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Designing For Personality: Brunel Release Experimental Radio Software

A research team at West London's Brunel University today announces the launch of groundbreaking research into software personalisation. The PROSKIN Project is investigating whether there is a correlation between a user's profile and the design of software applications - i.e. how do different kinds of people respond to the colour and look of their phones or computer screens? The research is analysing feedback from the use of a 'WebRadio' - a customised Internet radio designed by the Brunel University team.

PROSKIN Explained

A user interface 'skin' is the term given to the layer of software that governs the look of an application - for example, the colour of the screen, where icons are situated, or which icons appear where. The PROSKIN (or PROfiled SKIN), research will help determine how people behave differently towards different skins - information which to date is not known. The study aims to identify and segment user types into small subsets with an 'identifying characteristic', matching up preferred skin types with user types. This will provide a set of user metrics for software developers to make informed design decisions, so that they can develop skins that will make applications more appropriate for different personality types.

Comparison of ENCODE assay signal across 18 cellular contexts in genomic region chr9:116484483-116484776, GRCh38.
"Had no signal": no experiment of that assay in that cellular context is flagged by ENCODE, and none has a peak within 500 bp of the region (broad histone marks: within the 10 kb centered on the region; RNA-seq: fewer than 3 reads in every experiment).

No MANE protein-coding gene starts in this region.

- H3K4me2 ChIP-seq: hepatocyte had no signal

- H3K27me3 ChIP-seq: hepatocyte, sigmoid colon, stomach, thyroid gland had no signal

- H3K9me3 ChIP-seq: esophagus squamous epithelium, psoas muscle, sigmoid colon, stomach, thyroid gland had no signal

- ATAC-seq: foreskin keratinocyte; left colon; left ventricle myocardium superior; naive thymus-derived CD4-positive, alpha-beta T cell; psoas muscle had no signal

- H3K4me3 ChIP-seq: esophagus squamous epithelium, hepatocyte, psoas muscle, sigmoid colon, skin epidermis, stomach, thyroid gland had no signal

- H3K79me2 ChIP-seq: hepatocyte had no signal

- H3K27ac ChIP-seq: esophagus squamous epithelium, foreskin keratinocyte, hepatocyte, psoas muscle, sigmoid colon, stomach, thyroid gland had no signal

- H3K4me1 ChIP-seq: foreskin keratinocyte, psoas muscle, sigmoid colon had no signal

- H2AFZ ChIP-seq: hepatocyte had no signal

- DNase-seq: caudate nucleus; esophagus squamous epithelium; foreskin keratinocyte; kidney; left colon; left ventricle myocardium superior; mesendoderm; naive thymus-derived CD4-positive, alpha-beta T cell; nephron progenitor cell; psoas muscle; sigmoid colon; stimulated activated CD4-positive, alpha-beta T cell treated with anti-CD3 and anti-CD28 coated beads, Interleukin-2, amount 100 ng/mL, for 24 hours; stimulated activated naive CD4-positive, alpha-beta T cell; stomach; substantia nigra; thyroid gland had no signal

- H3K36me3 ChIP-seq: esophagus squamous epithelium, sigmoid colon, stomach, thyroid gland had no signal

Even subtle changes to a device's 'skin' may significantly change the quality of a users' interaction with the machine. As a result, the ability to 're-skin' or customise a user interface is fast-becoming a common feature of many software applications and operating systems - for example, Windows Media Player, WinAmp, Firefox, ICQ, MS Messenger, AIM all provide users with the ability to chose their skins.

Participants in the research simply have to download 'WebRadio', the customised Internet radio, designed by Brunel University. The WebRadio allows participants to change the user interface skin and log their interaction and provide feedback via questionnaires. Researchers will then analyse the log files and questionnaires to determine user interactive behaviour in relation with the user interface skin. The WebRadio can be downloaded at

Nick Fine comments: “This is a great example of how software technology has progressed quicker than we can understand its implications. We can now change how an application looks easily using skins, but the question we have to ask is what effect this has. How can skins be best used to make users' lives easier? To answer this question, we have to understand a lot more about the users themselves and how they interact with technology.“

“It's an obvious question, but it's not one that there's currently much research on. The answers that we find won't necessarily give companies the ability to offer individual skins - that's not practical or commercially viable, but designing skins to suit types of user is realistic and achievable. The goal of our research is to try to find better, more personal ways of using tomorrow's software and applications.“